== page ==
The US Government is currently putting intense pressure on its 11 Asia-Pacific negotiating ‘partners’ to finalise the Trans Pacific Partnership Agreement (TPPA).

This agreement, being negotiated in secrecy and with no chance for effective public or even Parliamentary input, has serious implications for New Zealand sovereignty if passed – including the ability for a future Government to pass effective environmental legislation that displeases foreign investors. Further good reasons to oppose the TPPA are listed below.

You won’t be surprised to learn that the current National Government strongly supports the TPPA. Elements of the Labour Party also support it, though David Cunliffe has recently signalled that Labour will take a more critical stance. The Greens are strongly opposed.

Now a new website gives you the chance to take action against the TPPA. You can watch and share this video in which prominent New Zealanders call for more openness over the TPPA:

and sign and share this petition calling for the Government to let New Zealanders know what’s in the TPPA:

Environmental legislation and decision-making is already heavily weighted in favour of the mining industry. If the TPPA is passed, that will get even worse, and be harder to change. So we encourage you to get involved in the anti-TPPA campaign.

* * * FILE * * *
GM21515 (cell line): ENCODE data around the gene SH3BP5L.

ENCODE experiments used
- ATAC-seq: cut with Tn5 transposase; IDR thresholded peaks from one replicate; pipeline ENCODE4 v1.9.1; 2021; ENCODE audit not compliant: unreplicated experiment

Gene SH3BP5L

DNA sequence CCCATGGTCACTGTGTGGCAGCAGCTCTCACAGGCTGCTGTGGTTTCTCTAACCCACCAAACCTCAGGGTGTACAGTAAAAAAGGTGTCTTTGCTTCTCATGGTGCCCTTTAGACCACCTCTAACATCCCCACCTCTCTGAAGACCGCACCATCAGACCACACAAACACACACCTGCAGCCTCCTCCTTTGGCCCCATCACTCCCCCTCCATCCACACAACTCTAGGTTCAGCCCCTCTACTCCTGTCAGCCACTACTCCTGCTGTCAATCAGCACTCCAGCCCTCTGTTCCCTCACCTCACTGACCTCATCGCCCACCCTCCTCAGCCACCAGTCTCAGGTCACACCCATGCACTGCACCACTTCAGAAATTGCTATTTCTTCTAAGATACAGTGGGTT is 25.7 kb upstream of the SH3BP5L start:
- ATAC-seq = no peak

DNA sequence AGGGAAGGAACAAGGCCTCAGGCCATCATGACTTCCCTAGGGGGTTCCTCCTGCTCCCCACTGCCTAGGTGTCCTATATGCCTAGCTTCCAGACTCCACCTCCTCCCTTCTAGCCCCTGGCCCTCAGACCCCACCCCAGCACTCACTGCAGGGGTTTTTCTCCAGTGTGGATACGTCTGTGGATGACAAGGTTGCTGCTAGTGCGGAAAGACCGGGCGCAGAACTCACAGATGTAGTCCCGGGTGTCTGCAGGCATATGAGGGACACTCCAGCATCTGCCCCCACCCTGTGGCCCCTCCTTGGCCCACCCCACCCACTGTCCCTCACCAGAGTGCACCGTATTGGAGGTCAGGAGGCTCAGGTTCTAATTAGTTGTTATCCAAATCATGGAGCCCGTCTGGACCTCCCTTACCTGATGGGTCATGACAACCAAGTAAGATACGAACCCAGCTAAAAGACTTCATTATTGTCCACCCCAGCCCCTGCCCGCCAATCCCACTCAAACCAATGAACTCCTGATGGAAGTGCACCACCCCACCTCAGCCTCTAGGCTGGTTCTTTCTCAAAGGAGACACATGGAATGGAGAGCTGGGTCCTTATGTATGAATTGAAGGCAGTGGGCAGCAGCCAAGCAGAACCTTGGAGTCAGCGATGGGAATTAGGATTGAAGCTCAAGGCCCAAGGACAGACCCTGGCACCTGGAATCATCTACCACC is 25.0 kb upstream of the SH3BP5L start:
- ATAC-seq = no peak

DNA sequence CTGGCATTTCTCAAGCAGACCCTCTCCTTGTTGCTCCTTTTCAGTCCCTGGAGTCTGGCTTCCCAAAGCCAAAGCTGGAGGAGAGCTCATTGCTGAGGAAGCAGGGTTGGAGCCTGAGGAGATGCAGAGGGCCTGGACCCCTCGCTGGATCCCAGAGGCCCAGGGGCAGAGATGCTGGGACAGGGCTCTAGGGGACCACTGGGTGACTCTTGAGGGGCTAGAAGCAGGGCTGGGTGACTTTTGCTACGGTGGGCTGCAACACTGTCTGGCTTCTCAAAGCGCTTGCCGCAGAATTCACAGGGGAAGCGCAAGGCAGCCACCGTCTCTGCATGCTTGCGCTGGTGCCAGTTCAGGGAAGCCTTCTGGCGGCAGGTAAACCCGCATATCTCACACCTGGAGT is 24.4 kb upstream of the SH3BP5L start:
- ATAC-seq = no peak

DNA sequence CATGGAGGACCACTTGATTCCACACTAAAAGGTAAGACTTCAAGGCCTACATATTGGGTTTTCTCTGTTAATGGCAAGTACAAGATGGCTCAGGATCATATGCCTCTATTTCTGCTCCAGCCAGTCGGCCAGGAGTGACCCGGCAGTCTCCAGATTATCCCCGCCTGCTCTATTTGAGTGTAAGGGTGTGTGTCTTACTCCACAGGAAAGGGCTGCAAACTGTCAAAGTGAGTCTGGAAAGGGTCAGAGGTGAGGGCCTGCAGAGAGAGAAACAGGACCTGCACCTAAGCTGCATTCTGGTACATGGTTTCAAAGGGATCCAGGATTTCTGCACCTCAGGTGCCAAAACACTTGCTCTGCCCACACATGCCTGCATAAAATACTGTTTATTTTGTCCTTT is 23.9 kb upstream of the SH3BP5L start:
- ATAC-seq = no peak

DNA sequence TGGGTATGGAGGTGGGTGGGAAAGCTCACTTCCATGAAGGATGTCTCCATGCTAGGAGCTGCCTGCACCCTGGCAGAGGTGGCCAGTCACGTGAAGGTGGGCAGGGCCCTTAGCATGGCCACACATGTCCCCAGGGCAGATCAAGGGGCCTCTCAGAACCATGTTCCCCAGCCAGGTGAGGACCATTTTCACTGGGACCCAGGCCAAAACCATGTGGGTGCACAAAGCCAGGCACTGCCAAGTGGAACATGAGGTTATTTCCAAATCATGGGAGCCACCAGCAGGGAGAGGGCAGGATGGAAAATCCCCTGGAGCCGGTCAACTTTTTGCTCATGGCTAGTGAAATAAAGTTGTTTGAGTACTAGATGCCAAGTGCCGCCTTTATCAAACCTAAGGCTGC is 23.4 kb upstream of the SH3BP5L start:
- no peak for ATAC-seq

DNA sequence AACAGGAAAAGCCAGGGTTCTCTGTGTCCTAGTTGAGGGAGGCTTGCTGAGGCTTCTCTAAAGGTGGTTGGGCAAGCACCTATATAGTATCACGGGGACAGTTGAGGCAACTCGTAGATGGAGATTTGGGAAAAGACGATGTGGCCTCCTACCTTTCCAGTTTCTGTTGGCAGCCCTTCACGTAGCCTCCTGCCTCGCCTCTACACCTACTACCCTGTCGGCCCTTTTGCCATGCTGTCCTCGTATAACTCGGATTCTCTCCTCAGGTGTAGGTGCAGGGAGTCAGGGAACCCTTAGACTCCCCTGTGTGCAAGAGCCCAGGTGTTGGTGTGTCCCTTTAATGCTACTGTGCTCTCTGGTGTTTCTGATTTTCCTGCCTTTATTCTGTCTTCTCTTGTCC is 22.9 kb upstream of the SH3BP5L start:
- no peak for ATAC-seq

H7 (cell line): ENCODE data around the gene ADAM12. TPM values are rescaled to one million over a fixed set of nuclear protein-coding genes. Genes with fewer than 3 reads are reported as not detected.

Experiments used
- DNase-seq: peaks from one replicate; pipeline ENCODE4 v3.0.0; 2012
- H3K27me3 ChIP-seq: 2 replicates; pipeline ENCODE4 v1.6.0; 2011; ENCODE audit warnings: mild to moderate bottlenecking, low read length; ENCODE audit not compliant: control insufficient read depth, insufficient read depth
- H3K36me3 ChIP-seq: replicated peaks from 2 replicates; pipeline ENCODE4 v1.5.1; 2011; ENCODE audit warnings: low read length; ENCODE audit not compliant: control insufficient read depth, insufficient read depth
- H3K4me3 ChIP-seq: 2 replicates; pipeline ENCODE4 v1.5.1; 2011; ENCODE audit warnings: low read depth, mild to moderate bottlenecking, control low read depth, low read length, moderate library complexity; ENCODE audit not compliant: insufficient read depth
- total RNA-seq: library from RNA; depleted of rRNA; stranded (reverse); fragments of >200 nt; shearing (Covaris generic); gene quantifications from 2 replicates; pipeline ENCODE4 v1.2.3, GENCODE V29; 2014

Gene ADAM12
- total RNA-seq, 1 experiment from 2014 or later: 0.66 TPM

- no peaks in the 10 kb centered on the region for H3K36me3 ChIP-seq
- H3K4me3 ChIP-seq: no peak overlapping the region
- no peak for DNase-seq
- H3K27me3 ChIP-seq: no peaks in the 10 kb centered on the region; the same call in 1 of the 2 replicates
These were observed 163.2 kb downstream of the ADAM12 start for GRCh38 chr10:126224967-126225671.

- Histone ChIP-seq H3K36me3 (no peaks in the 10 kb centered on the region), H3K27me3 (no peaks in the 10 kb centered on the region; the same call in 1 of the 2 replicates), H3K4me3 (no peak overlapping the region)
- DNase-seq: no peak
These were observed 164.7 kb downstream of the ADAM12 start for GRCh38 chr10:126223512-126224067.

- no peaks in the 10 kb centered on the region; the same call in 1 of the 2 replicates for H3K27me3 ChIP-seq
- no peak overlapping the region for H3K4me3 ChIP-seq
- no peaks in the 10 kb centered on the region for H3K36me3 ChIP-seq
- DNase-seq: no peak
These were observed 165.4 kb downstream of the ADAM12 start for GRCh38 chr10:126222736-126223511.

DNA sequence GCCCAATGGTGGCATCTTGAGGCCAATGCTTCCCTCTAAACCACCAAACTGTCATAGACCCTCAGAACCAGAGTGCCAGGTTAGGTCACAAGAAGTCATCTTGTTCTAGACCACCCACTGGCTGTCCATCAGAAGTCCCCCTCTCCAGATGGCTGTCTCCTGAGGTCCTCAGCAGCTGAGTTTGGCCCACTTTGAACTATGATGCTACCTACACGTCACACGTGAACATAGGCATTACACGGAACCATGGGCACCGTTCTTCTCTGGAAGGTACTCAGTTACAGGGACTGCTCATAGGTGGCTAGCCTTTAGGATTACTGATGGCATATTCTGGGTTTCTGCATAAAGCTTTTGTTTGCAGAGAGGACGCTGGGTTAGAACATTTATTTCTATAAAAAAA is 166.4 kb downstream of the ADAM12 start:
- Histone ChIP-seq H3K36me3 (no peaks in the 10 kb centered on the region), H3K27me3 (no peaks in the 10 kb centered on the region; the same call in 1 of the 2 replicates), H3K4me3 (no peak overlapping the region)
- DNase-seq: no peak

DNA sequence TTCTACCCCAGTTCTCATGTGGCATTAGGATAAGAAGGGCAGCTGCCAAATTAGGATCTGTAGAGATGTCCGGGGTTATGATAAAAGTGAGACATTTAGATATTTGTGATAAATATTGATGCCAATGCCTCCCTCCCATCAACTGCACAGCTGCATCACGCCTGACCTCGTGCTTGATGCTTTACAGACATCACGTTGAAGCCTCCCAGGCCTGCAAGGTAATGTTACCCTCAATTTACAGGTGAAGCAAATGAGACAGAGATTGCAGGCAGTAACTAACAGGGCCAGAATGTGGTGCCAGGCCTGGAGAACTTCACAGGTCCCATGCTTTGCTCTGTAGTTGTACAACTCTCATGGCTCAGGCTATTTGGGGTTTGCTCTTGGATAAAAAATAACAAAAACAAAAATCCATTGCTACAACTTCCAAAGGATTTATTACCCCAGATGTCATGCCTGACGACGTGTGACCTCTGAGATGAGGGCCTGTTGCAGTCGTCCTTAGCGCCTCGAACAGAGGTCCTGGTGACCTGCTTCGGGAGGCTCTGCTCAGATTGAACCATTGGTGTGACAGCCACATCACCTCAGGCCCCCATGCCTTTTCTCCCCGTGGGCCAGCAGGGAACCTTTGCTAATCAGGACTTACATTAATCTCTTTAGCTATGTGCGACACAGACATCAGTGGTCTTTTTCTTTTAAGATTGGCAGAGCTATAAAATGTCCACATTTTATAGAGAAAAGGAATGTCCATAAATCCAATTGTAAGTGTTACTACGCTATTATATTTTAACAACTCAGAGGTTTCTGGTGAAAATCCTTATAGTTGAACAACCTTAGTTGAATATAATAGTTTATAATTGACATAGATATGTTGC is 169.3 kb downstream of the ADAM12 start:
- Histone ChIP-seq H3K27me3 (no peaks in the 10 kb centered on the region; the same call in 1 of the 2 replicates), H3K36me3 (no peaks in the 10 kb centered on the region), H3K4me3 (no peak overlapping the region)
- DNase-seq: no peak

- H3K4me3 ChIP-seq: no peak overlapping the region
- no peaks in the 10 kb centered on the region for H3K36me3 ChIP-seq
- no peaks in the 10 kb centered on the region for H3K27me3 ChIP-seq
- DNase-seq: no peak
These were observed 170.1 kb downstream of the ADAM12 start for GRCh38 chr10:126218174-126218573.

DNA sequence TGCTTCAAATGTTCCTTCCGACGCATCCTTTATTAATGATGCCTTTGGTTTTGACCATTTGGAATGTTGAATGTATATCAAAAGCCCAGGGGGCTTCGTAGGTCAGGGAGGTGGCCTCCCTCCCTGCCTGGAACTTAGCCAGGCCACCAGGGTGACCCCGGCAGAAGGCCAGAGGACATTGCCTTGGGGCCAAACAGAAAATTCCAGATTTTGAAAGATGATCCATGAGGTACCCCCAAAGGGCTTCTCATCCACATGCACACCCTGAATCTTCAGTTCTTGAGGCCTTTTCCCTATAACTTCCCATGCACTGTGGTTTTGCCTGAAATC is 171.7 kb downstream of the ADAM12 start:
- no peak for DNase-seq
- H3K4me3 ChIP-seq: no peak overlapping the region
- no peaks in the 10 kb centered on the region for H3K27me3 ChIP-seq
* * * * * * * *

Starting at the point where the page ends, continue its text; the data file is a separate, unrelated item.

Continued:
More reasons to be concerned about the TPPA


From what we know so far, if the negotiations are completed it will become much harder for the New Zealand government to look after our environment, promote health, protect workers and consumers, and promote the public interest:

  • Most restrictions on foreign investment will be frozen and rolled back even further.
  • Big overseas companies will be able to sue the New Zealand government for millions in damages in secretive offshore tribunals, claiming that new laws and regulations (for example, a ban on fracking, smoking control laws, or a cap on electricity prices) have seriously undermined the value of their investments.
  • Medicines will become more expensive as big pharmaceutical companies gain more influence over PHARMAC, and restrictions are placed on generic medicines.
  • Copyright laws will be toughened and more harshly enforced, restricting internet freedom and access to information, costing libraries, schools, and businesses, and stifling innovation.
  • Parallel importing will be banned, meaning that New Zealanders, especially the poor, will have to pay far more for all sorts of ordinary products.
  • Foreign banks, insurance companies and money traders will gain more powers to challenge laws designed to prevent another financial crisis; and overseas property dealers could contest moves to burst the property bubble, such as a capital gains tax.

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